The paradise like beaches of Lofoten

Beaches in Lofoten

Yes, this is Lofoten..Turquoise sea meets pearly white sand in a never-ending kiss

Arctic Beach Life on Your Bucket List? Many people travel south to enjoy beach life. But if you go north, maybe as far north as you can on the Norwegian mainland, you will discover that Finnmark also offers top-quality sand. Here, where the brutal Barents Sea is constantly punishing the Norwegian coast, natural forces have been shaping the coastal landscape through the millennia. The result is bright white beaches, where animals like whales, seals, and sea eagles soon are the only ones you are sharing the landscape with. You won’t likely be offered a massage or cheap sunscreen here. But if a night-time kiteboard ride in bright midnight sunshine.

A sandy endless beach in Lofoten

The beaches of Lofoten has few people, but plenty of poetry

Unfold your towel and get comfortable in the low evening sun. Welcome to your very own sandy beach – somewhere in the Arctic. Norway may not be synonymous with the phrase “beach vacation”. If you search for the word “beach” on the Internet, Norway probably won’t show up among the first one hundred matches, and Northern Norway – maybe even less so. Nevertheless, beach life and Northern Norway are indeed a combination anyone who appreciates areas where land meets water should experience.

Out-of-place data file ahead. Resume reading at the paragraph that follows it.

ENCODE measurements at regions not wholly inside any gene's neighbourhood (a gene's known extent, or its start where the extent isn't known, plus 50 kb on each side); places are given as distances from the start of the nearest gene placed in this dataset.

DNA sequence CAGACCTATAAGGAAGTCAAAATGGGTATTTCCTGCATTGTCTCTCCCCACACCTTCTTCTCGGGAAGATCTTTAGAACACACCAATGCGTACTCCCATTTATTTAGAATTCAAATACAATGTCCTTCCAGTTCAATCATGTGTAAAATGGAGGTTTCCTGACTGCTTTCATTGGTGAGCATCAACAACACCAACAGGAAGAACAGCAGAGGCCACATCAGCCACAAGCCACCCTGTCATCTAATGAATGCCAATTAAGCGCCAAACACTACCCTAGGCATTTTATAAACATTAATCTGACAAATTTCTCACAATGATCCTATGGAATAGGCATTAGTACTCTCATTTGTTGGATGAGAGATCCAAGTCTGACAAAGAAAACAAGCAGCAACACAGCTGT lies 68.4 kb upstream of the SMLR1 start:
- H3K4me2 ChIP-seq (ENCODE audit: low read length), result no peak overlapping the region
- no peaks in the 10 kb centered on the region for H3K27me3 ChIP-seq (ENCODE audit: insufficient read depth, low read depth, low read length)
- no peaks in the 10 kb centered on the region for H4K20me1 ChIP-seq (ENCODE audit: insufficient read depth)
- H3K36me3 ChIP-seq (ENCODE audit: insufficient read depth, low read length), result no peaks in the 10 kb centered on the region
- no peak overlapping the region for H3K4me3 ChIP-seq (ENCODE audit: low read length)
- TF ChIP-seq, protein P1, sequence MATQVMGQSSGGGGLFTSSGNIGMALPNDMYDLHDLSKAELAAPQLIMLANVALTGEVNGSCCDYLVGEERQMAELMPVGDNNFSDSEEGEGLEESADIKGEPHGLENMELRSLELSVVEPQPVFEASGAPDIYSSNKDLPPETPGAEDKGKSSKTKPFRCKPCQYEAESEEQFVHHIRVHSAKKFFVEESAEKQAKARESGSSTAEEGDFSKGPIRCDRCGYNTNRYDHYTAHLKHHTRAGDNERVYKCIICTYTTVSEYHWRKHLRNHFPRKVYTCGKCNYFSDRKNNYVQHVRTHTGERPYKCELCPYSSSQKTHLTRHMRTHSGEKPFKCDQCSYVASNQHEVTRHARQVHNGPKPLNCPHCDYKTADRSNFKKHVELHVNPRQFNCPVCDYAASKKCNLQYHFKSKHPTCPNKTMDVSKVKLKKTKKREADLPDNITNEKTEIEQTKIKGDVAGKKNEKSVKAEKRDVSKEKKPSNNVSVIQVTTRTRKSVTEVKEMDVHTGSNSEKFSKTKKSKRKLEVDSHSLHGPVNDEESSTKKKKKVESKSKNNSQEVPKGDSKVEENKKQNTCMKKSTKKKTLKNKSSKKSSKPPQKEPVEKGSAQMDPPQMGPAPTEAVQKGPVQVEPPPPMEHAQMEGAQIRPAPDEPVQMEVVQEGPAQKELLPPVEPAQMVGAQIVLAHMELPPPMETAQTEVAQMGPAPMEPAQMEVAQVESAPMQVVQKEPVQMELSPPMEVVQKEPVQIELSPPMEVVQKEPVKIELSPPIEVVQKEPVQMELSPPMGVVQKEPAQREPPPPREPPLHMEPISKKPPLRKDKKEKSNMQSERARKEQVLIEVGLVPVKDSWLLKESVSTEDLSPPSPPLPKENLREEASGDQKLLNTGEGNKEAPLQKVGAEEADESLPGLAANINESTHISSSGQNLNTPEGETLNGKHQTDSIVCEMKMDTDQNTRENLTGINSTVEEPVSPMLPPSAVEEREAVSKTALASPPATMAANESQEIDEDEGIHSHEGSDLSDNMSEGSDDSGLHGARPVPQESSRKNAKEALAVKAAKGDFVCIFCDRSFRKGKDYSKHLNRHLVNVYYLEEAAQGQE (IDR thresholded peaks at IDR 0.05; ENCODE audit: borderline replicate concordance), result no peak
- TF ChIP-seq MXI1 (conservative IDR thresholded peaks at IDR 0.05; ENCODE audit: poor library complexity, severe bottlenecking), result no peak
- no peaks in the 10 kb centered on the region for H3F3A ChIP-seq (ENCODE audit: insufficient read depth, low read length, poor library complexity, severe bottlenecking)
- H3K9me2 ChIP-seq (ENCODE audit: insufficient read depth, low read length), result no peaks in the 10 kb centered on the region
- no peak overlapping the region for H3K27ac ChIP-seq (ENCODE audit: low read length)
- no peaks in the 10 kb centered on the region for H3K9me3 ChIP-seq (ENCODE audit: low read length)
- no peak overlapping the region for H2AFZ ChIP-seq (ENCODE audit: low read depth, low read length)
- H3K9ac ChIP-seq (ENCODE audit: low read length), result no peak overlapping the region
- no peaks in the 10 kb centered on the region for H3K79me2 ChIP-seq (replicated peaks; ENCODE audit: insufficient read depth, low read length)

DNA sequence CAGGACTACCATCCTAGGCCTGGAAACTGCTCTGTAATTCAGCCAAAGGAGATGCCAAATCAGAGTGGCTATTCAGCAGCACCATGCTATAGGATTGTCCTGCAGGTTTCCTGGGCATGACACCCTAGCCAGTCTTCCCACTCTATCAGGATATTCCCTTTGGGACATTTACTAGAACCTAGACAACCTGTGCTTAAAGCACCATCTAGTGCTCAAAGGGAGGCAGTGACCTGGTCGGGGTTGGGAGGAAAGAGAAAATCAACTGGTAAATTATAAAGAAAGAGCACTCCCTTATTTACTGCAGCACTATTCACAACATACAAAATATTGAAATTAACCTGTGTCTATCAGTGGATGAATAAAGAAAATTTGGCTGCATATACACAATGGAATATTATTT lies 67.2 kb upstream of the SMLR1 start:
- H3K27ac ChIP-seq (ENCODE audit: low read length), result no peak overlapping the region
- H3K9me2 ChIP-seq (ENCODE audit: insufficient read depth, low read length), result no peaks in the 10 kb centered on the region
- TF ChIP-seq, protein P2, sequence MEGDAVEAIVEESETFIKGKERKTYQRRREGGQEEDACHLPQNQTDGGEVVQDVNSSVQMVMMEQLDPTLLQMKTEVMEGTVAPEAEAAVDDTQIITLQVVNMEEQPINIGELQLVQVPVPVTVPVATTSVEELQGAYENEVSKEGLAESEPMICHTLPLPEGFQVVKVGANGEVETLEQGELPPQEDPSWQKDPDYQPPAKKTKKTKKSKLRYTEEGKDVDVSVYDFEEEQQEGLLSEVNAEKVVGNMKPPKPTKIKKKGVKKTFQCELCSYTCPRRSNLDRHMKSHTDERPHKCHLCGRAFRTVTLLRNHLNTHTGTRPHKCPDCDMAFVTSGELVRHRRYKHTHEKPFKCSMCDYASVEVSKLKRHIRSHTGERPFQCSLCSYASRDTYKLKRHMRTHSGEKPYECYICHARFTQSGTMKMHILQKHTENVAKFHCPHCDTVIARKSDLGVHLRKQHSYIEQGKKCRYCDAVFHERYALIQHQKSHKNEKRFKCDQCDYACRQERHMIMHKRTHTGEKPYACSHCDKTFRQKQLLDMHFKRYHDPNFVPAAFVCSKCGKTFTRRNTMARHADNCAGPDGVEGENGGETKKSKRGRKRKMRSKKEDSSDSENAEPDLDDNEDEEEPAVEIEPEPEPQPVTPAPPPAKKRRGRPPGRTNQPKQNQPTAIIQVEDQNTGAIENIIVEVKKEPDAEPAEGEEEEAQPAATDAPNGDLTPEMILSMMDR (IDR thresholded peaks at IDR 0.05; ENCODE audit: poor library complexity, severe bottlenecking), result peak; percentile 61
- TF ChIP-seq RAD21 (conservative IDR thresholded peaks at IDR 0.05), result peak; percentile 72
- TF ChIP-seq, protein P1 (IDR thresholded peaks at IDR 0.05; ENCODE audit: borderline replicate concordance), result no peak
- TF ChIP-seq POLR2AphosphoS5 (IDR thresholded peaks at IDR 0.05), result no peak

The northern beaches are unique in a global context – and here, you will never have to fight for an unoccupied beach bed. Because there are no beach beds. Nor will you be bothered by pesky beach vendors – or by pounding assembly line music from cheap speakers along a crowded beach promenade.
On the contrary, the beaches in Northern Norway are found in the middle of unrivaled and majestic nature. Here, you’ll have a golden eagle soaring watchfully above you as you wander through the open landscape, looking for your own, completely private beach. The only thing you hear is the sound of the waves, beating against the beach the same way they have done for thousands of years.

Woman doing yoga on a deserted beach in Lofoten

Find your own beach in Lofoten

If you aren’t sure of how elegant you will look in a wetsuit on a surfboard, and you really just want to relax on a beautiful sandy beach, Lofoten is still the place for you. The desktop-background-friendly Hauklandstranda (“Haukland Beach”) has been voted Norway’s best, and if you visit, it’s easy to understand why. The turquoise lagoon is surrounded by towering mountain peaks, and if you bring a candybar or two as a calorie-packed snack, you can hike from the water’s edge to one of the peaks for a panoramic view of both mountains and ocean.